Ekko Von Schwichow
In his latest novel, Graham Swift writes in the first person — from a married woman's point of view.

Writing fiction from a woman's point of view is not intimidating for veteran British novelist Graham Swift.

"I very much prefer writing in the first person," Swift said by phone from his London home. "This is the first time I've had a woman narrator for a whole novel. I would say that the really hard and exciting thing about writing fiction is simply entering another character, whether male or female.

"The gender of the character is a secondary thing. I felt Paula, the wife and mother in this story, was the right narrator. When I was writing, I didn't keep reminding myself that this was a woman. I just got on with it."

Swift said he's not sure men and women are all that different when you delve into their most private thoughts. "I use instinct or intuition. Once I felt I could hear Paula's inner voice, there was no essential problem."

His new novel, "Tomorrow," is narrated by Paula Hook, the 50-year-old wife of Mike Hook, her husband of 25 years. They have teenage twins, Kate and Nick, who are asleep in nearby rooms, as Mike sleeps next to her. Paula lies awake thinking about tomorrow, when a major event will occur in the family.

Because she considers the event, just a few hours away, to be major, she is thinking, remembering how she and Mike met, evaluating their relationship and delivering preparatory thoughts to the children she loves. Suspense as to what the event will be builds steadily until about halfway through when the reader is finally brought in on it.

The suspense is as effectively built as if Swift were writing a crime novel. But there is no crime here. This is a deeply moving story about life, marriage, love and the importance of children. Swift is surprisingly effective in providing the narrative from a woman's point of view. He never hits a false note.

Like all our thoughts, Paula's are often disconnected and rambling, and they cover the essential events of her life. Swift is remarkably successful in provoking thought in his reader, who is likely to be mesmerized until the end.

"It's a mystery to me how novels start," said Swift. "For me they don't start with some clear-cut theme. Instead, they come in a more confused, obscure way — and then somehow I get the feeling something is starting to happen."

In fact, Swift considers writing itself to be a mysterious process. "I want to write about the mystery of life. All my novels end with more mystery than they begin with, because life to me is amazingly mysterious and complicated. In an elastic form like a novel, you can be true to that."

Although Swift knows his approach is suspenseful, he sees that as a secondary aspect. "Paula knows what will happen tomorrow, but the reader does not know the nature of the announcement for some time. If the reader were to correctly guess that announcement in the first few pages, that wouldn't trouble me.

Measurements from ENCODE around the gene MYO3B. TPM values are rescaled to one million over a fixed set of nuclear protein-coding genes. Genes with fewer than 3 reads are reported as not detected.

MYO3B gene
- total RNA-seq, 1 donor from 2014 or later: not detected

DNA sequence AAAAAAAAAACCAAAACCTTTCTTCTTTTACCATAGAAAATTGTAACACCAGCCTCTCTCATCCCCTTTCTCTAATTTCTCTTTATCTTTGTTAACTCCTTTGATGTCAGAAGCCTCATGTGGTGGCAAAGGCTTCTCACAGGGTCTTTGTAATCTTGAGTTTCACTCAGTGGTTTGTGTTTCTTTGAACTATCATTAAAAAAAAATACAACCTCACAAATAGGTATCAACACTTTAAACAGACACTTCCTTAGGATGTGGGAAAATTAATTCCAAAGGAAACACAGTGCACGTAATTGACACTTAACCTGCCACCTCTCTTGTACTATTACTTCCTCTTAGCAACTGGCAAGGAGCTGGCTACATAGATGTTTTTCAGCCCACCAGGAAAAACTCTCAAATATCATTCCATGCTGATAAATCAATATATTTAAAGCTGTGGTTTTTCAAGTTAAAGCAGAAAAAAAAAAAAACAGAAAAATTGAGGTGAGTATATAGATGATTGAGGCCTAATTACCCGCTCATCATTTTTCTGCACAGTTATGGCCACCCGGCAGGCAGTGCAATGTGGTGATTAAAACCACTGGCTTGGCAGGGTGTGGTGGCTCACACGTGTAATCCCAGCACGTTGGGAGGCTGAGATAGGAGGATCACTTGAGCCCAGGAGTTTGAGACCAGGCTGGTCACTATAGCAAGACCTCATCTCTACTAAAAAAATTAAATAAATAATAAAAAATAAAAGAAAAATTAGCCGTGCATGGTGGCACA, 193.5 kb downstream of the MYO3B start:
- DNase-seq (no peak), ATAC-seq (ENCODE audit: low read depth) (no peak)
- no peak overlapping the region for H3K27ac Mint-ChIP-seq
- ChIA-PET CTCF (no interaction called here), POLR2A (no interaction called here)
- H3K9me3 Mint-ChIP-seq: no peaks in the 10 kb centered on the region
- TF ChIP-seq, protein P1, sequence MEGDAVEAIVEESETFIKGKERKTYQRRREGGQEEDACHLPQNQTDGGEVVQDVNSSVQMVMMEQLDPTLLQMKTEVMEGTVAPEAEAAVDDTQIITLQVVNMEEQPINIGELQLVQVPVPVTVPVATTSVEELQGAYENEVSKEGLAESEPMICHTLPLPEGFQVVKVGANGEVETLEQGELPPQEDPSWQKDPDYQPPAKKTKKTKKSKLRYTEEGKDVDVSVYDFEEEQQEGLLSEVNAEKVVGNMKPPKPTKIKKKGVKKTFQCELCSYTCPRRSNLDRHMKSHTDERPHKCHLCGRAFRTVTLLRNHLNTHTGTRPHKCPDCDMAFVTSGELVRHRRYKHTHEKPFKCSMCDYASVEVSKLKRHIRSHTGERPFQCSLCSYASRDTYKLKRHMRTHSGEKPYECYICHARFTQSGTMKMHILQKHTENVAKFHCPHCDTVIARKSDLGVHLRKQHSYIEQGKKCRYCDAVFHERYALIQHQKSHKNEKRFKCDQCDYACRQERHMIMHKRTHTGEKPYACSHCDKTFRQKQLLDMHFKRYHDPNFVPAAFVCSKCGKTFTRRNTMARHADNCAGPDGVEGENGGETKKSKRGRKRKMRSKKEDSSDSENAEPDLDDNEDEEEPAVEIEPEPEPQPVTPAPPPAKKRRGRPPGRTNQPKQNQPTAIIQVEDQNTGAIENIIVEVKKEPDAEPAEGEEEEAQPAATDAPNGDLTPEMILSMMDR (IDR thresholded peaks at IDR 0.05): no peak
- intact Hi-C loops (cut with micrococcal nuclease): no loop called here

"Even then I would hope the reader would know there's much more going on in this book than building up to a revelation. Nor is it about anything outlandish or rare. It's quite a common problem, and most people could empathize with it. Paula is just allowing in her thoughts for all possible reactions her children could have."

Swift sees Mike and Paula as "a successful love story and a marriage with just one problem, but otherwise they are a very happy couple. There is real, lasting love between them.

"There are also two intertwining love stories — one between the parents, and the other between the parents and their children. In a way, it's also a story about the love between couples. It's a novel about basic human bonds."

Paula also deals with sexuality in pretty candid terms, but also with genuine tenderness. There is nothing for the reader to be anxious about. In fact, this novel is unusual in its ability to memorialize love, marriage and family in a soft, delicate way. Paula has humorous thoughts as well, but the tenderness far outweighs them.

Swift does not read his novels aloud before publication, because he "writes for the page. I can hear the voice without reading it aloud. I'd love to hear it read by a really good professional actress, though."

He is a careful writer who cares a great deal about finding the right words. "In this book I was trying for someone's thoughts as they would develop spontaneously, so it tends to meander and be mixed with an inner language going on inside her head."

Although he knows many other writers have influenced him, Swift cannot pinpoint any overriding impact. "I don't think now that there is a single writer I feel over my shoulder. I feel I'm my own person as a writer. Probably the writers who wrote boys adventure stories when I was very young inspired me most."


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